Danio margaritatus

Danio margaritatus maleDanio margaritatus was first “found” for the aquarium trade in August 2006 and was quickly described by Roberts[1] as Celestichthys margaritatus, which is where “celestial pearl” comes from. Apparently there was quite a hurry to get the first paper out as a few groups were trying to describe the species at the same time. It was only a year later that the species was moved to the genus Danio by Conway[2].

This unusual little fish was originally found near the town of Hopong, in the same area as the similar Danio erythromicron, but unlike D. erythromicron, which comes from Inle Lake, D. margaritatus is found in small, shallow ponds with a high amount of vegetation. Over the next few years, more collection points were discovered, including in more areas around Hopong and as far as Thailand[3].

The fish became so popular due to its small size that in a matter of months, large parts of the habitat where it was originally found had apparently been destroyed, which triggered a blanket ban on export, but the Danios proved easy to breed, so captive bred specimens were almost immediately available. The fish appears to retain its beautiful colour when bred in captivity, while wild caught specimens are difficult to feed, so one should aim to only buy captive bred fish. It would be irresponsible to continue encouraging the destruction of a habitat through purchasing wild caught specimens. A couple of the more positive side effects of this species becoming so popular was the increased income of the local fishermen, who were paid 20 times more per fish when selling to the aquarium trade than when selling the fish locally for food, and an increase in availability of other dwarf species, such as Boraras, in the aquarium trade.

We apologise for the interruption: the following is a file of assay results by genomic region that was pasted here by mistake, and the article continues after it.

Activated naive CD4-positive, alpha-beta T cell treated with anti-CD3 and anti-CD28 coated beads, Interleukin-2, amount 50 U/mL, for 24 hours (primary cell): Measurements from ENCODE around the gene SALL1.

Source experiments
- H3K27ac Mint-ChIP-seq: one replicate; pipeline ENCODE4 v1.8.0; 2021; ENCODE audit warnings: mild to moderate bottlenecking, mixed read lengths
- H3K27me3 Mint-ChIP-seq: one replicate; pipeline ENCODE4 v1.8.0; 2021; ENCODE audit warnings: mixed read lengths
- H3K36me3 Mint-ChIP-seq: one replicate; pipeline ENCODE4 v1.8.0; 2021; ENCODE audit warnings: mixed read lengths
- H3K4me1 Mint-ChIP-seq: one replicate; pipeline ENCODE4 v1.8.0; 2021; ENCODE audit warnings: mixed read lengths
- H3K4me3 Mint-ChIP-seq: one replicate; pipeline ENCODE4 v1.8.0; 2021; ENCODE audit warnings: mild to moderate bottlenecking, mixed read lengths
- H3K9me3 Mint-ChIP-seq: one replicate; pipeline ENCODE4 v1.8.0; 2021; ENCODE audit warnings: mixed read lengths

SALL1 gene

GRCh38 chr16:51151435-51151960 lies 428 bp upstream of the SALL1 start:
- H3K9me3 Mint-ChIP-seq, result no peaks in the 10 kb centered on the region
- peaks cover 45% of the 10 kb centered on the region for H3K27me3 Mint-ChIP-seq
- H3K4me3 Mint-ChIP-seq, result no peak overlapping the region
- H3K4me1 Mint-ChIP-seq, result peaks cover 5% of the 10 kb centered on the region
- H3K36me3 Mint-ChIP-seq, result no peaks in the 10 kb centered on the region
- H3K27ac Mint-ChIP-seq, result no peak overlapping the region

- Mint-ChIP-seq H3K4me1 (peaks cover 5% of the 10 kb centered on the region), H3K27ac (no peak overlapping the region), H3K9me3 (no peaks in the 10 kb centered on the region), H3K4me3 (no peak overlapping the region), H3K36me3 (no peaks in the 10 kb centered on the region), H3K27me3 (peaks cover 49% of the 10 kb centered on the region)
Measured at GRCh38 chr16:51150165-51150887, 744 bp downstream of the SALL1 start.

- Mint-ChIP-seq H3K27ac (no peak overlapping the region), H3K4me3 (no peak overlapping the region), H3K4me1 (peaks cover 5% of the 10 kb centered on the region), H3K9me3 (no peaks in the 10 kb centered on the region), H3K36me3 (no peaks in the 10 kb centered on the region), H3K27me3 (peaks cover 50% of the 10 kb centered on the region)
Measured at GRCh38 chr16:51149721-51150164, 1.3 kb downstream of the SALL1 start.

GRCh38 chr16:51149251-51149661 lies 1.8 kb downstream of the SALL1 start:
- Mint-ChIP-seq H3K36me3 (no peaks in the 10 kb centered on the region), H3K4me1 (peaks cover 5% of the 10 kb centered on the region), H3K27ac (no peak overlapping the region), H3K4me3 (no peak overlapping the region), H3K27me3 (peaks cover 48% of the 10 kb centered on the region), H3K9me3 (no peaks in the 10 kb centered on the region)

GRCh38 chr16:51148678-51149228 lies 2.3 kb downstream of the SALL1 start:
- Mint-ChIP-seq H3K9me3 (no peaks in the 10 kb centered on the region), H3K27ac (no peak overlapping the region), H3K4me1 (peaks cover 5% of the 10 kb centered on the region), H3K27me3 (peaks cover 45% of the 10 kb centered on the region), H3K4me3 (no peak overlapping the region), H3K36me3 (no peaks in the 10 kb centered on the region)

The recorded SL was 21.2 mm for a holotype male and 20.5 mm for a paratype female. It is quite possible that the species may grow slightly larger, especially since the specimens I bought are already around 20 mm, while the breeder said that they would grow another 30%, so would reach around 28.6 mm. Unfortunately, I was not able to see the parent fish to confirm this.

The temperature, as recorded by the closest weather station, which is approximately 400 metres higher above sea level and 30 km away, ranges from an everage low of 8 °C to an average high of 29 °C. From this, I would assume that the water temperature that the fish are found in would be within 15 to 25 °C, which is in line with what the breeder I bought them from told me: he said that the fish showed best colouration at 20-22 °C, losing most of its brilliant colouration at 25-26 °C. I had already assumed as much, which is why I set the aquarium heater to 20 °C as soon as the cycle was complete. This way, the fish should show best colouration for most of the year, only losing it in the summer, when air temperatures reach 30-35 °C.

Due to its natural habitat, this species is most likely best suited for small, shallow and well planted aquaria with low current. 60 × 30 × 30 cm aquarium seems to be ideal for the species as males may fight in smaller aquaria, but the fish “get lost” in larger aquaria. The majority of the plants found in the area were from the Hydrocharitaceae family, although the fish seem content with anything which provides a thick cover.

This species is compatible with most other small, peaceful aquarium fish which prefer plants and a slow current. Most of the Asian species I list as suitable for 60 litre aquariums should be comptible.

The fish’s diet appears to consist mainly of small invertebrates, although they readily take dry foods. For best colour, it is advised that the fish are fed a varied diet, including a large proportion of tiny live foods such as newly hatched Artemia and small water fleas. Due to the small stomach which is appropriate for the size of the fish, I would recommend that this species is fed small amounts of food often, for example, at least twice per day, although I expect that they would do well without food for a few days when kept in planted aquaria.


[1] Roberts, Tyson R. (2007), “The “celestial pearl Danio”, a new genus and species of colourful minute cyprinid fish from Myanmar”. Raffles Bulletin of Zoology 55(1): 131-140
[2] Conway, Kevin W., Chen, W.-J., Mayden, R. L. (2008), “The “Celestial pearl danio” is a miniature Danio (s.s) (Ostariophysi: Cyprinidae): evidence from morphology and molecules”. Zootaxa 1686: 1–28
[3] I do not have access to this reference: Hary, C. (2007), “Celestichthys margaritatus: Perlhuhnbärblinge gibt es nicht nur in Burma” (“Celestichthys margaritatus: pearl chicken Danioninae are not only in Burma”). Die Aquarien- und Terrarien-zeitschrift, 60: 6–9

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